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It looks like the subject of seagull option strategy is not as clearly explained as for other strategies (butterly, bull,bear spread). Thus, can someone provide a clear example of what you buy and sell in this strategy? Also, could you please indicate the ralationship between the strikes of each option that is involved in it?

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  • $\begingroup$ Where did you see this mentioned? $\endgroup$ – chrisaycock Aug 19 '13 at 15:18
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The first Google result seems clear enough:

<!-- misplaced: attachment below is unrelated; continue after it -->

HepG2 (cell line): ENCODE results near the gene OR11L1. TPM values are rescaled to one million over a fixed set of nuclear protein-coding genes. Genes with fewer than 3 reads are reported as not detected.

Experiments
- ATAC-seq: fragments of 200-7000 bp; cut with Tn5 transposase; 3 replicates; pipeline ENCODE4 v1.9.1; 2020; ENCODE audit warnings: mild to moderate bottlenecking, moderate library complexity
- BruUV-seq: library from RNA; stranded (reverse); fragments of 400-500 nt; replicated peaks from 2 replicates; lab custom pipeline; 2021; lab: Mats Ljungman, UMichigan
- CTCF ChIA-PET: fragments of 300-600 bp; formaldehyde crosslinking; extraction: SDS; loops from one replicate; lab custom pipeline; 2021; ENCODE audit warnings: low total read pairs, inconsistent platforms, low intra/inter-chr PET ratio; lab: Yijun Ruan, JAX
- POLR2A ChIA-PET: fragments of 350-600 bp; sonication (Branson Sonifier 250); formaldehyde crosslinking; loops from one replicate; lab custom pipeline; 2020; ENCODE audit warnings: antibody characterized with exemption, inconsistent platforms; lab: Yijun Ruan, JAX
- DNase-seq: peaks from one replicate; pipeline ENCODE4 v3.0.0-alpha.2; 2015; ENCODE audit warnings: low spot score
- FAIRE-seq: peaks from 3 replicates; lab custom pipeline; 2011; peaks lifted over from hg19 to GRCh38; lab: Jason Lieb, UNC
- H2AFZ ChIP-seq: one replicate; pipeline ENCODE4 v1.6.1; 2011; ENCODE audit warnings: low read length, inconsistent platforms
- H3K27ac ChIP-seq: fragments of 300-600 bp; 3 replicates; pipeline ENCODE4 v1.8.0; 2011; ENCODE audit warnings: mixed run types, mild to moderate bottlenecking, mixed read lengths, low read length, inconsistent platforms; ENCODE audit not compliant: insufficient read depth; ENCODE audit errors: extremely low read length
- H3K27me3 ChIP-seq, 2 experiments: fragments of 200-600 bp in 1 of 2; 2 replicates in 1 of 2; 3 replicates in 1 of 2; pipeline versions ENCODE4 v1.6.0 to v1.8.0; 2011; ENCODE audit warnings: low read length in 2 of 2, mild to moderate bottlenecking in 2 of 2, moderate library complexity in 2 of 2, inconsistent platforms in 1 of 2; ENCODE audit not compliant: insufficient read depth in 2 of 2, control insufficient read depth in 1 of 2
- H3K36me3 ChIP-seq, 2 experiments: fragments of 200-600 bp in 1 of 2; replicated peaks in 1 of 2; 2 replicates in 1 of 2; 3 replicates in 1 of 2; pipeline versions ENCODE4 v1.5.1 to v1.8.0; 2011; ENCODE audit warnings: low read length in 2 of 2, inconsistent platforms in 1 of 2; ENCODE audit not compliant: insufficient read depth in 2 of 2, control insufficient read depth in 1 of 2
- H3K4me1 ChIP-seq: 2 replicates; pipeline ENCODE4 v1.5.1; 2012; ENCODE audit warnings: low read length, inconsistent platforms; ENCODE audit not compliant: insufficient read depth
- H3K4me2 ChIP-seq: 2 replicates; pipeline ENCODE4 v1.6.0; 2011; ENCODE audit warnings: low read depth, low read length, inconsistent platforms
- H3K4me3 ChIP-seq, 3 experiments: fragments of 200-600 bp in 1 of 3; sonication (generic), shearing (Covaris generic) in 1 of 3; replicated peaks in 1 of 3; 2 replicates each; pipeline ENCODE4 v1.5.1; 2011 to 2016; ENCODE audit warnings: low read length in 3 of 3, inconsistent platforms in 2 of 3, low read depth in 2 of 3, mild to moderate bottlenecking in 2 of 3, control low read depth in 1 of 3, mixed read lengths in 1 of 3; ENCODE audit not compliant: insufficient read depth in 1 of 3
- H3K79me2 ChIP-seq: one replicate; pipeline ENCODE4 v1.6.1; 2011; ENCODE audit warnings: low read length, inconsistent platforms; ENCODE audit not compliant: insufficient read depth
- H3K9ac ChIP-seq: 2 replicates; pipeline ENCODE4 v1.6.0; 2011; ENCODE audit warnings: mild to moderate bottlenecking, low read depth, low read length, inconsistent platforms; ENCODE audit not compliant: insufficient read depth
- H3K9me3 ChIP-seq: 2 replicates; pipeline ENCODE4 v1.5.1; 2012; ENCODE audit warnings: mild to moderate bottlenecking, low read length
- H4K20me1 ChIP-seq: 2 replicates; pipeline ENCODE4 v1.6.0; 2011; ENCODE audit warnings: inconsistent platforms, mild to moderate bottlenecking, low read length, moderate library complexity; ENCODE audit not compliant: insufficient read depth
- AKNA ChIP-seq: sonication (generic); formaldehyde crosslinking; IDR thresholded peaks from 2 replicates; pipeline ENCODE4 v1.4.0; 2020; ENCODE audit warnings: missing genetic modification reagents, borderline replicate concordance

A seagull option is structured through the purchase of a call spread and the sale of a put option (or vice versa)....This structure is appropriate when volatility is high but expected to fall, and the price is expected to trade with a lack of certainty on direction.

So, for example, you might buy the 105% call, sell the 110% call, and sell the 95% put, nudging the strikes as necessary if initially you want to pay zero premium.

If implied volatility is already high, the premium from a short put should finance a more bullish call spread than if IV is low; that, plus the short call make this suitable only when future volatility is expected to decline. It seems like you would also want to have the view that volatility skew is high to justify selling the upside call. More in this note from RBC: https://www.rbccm.com/global/file-410676.pdf

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